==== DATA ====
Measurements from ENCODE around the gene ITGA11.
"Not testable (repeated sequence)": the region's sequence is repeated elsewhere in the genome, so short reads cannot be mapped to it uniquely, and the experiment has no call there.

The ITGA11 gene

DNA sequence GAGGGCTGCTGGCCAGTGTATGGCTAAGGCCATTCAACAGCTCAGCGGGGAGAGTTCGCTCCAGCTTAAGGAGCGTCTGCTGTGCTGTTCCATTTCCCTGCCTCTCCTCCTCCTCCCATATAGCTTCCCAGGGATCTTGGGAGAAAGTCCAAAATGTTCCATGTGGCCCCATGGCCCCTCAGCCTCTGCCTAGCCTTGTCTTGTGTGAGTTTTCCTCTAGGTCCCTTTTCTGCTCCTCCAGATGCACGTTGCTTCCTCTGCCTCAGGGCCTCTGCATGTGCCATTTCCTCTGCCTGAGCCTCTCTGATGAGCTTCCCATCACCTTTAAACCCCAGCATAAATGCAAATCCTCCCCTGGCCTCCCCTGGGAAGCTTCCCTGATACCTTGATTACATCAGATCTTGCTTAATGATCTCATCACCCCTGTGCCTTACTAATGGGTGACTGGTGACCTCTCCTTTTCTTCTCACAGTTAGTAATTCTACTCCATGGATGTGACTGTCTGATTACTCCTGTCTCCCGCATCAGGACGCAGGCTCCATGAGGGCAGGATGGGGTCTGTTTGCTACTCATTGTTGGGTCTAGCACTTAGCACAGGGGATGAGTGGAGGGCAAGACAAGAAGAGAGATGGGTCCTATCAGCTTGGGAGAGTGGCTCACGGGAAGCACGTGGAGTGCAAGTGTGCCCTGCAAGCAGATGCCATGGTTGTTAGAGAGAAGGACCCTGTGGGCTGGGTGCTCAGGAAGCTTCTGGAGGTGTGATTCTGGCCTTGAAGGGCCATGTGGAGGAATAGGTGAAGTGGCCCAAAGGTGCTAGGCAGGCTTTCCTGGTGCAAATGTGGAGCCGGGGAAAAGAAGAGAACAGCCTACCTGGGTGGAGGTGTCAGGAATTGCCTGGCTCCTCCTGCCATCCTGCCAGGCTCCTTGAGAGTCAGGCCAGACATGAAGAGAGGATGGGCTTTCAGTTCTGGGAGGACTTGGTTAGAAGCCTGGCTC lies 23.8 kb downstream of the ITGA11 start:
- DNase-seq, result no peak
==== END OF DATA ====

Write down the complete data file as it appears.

Measurements from ENCODE around the gene ITGA11.
"Not testable (repeated sequence)": the region's sequence is repeated elsewhere in the genome, so short reads cannot be mapped to it uniquely, and the experiment has no call there.

The ITGA11 gene

DNA sequence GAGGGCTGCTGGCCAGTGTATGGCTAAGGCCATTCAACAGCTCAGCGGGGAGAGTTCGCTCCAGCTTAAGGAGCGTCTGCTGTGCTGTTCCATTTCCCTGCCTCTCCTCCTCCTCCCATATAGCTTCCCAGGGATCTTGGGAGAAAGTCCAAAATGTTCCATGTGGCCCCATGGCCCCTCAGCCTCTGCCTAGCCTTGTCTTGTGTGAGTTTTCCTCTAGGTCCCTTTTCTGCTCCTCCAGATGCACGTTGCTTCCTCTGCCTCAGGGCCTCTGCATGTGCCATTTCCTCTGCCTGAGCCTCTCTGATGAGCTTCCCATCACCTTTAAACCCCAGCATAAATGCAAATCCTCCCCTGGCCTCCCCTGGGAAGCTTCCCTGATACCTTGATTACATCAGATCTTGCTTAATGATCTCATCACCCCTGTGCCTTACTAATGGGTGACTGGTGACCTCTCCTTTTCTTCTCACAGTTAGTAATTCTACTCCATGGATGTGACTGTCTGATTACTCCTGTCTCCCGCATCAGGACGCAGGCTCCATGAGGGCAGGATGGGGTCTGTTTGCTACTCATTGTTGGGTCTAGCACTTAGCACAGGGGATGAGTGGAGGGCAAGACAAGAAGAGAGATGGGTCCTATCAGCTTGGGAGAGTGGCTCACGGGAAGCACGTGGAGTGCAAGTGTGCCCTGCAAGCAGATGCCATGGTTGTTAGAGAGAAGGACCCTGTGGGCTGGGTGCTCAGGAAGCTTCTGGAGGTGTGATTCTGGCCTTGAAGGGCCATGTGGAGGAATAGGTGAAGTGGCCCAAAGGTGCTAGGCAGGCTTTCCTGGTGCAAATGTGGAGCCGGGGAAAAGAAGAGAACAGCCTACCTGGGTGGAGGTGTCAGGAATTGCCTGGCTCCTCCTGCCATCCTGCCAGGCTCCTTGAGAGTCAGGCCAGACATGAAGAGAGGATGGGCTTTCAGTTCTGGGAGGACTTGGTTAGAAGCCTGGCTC lies 23.8 kb downstream of the ITGA11 start:
- DNase-seq, result no peak